The customized TRN segment 31 may therefore be likened to a "nod" that is produced by the answer modem and which triggers off the production of a "wink" by the call modem in the form of the customized TRN segment 32.
The customized TRN segment 32 may in practice be capable of being produced by a large number of modems and thus, when the answer modem receives the customized TRN segment 32, it is unable to identify precisely which modem it is connected to.
Therefore, the call modem produces a "third indication" that is used to identify precisely which modem it is. The "third indication" is produced by the call modem after it has produced the "first indication". If the "first indication" is in the form of a predetermined code of signal states A,B,C,D embedded within TRN segment 32, then the "third indication" may also comprise a predetermined code of signal states A,B,C,D appearing in the TRN segment 32, but after the "first indication".
In the context of modems, it is envisaged that the present invention rosy be implemented by modifying standard modems that are in accordance with Recommendation V.32. These modems, because they remain in accordance with Recommendation V.32, are capable of working normally without providing a security checking function. However, order to achieve such a security function, the modems will contain additional circuitry over and above that required to satisfy Recommendation V.32 so as to to provide the first, second and third indications and to respond thereto. Thus, additional circuitry in the answer modem will, upon detecting the first indication, produce a response (e.g. a signal) which permits the data transmission 2 subsequent to the start-up procedure negotiations 1 to involve the restricted access data. In simple terms, the signal produced by the answer modem may, for example, activate a switch so that a computer database accessed via the answer modem permits the, for example, personal computer connected to the call modem to have access only to non-restricted data if the signal produced in response to the first indication is not present, but to have access to the restricted access data if the signal produced in response to the first indication is present.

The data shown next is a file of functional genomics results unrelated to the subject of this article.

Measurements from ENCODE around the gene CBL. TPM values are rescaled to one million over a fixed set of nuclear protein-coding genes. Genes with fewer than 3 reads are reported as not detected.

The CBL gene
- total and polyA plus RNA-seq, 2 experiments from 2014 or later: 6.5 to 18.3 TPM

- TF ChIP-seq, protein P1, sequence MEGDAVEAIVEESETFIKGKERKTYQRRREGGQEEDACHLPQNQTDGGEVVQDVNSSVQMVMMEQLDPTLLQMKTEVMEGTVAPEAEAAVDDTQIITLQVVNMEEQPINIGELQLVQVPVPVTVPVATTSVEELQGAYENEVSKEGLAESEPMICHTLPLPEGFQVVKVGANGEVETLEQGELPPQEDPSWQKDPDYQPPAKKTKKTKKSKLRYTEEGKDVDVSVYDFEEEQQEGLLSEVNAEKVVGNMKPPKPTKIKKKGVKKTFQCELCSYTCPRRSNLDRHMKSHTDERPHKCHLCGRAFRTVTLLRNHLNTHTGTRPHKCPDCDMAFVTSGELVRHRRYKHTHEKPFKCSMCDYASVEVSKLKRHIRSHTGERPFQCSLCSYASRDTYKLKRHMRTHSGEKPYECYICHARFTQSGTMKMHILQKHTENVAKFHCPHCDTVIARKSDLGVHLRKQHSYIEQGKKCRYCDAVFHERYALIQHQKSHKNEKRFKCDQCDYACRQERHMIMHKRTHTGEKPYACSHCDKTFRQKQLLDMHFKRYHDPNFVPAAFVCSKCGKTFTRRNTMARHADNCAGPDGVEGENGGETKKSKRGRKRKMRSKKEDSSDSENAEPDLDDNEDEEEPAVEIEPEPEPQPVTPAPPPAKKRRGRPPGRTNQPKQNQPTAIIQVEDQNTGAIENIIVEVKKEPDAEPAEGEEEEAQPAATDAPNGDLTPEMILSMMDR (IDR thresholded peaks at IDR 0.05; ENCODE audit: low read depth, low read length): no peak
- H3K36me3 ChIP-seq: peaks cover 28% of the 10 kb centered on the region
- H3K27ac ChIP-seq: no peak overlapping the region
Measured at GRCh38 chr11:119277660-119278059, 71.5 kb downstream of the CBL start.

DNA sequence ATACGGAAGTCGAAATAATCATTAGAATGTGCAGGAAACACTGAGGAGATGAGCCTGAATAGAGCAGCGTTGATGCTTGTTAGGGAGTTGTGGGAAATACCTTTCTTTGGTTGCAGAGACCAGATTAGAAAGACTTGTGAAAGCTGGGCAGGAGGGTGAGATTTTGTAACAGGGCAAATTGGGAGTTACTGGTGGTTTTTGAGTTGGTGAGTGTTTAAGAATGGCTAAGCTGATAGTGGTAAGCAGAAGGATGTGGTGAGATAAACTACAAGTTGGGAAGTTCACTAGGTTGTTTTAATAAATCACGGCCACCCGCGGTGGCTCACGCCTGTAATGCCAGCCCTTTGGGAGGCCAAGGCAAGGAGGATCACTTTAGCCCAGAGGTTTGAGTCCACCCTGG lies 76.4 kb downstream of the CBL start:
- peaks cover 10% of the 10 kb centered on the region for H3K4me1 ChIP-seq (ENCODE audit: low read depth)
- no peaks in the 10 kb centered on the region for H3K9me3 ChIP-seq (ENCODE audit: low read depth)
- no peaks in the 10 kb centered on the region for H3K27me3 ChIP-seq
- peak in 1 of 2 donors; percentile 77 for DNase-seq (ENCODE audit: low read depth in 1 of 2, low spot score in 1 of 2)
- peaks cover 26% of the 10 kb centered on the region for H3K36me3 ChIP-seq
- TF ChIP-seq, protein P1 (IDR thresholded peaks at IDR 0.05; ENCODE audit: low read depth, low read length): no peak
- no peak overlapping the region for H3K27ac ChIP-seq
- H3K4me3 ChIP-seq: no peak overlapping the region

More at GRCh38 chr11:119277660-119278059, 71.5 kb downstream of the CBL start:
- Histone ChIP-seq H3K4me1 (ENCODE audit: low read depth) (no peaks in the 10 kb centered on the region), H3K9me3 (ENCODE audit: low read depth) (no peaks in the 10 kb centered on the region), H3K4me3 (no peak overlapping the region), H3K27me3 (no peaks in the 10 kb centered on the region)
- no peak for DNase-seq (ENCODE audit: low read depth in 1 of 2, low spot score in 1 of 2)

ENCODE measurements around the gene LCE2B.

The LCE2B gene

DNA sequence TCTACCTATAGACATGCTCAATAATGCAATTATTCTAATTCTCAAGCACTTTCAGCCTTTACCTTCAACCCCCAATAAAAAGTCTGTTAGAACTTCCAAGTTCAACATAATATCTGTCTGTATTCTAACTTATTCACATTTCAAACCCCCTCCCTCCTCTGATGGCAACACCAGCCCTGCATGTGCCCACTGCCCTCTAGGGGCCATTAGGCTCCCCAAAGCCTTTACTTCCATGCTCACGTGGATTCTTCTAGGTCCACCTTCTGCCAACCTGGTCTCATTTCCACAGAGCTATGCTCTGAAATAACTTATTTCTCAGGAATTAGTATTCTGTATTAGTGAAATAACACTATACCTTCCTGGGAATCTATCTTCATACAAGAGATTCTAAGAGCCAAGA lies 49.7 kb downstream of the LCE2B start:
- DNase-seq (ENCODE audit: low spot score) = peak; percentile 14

It is to be understood that the present invention is not restricted to implementation in the context of modems. For example, a pair of computers might be connected by dedicated telephone lines and it is desirable that, every time they communicate with one another, they check that they are indeed authorised to pass restricted access data between themselves. Thus, there may be hardware or software within the computers which, during the negotiations involved prior to data transmission, effect the incorporation and detection of at least the first indication in the negotations in order to ensure security.
The third indication, instead of being included within the TRN segment 32, could, for example, be incorporated within additional negotiations which are not shown in FIG. 2. For example, after the start-up procedure negotiations 1, there could be additional negotiations associated with error correction and/or data compression which occur after the start-up procedure negotiations 1 but before data transmission 2. The third indication could therefore be incorporated in the error correction and/or data compression negotiations.
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|U.S. Classification||710/240, 714/1, 713/155, 713/168, 379/93.02, 340/5.74|
|International Classification||G06F21/31, G06F1/00, H04L9/32, H04M11/00, G06F13/00|
|Sep 9, 1999||FPAY||Fee payment|
Year of fee payment: 4
|Oct 2, 2003||REMI||Maintenance fee reminder mailed|
|Mar 12, 2004||LAPS||Lapse for failure to pay maintenance fees|
|May 11, 2004||FP||Expired due to failure to pay maintenance fee|
Effective date: 20040312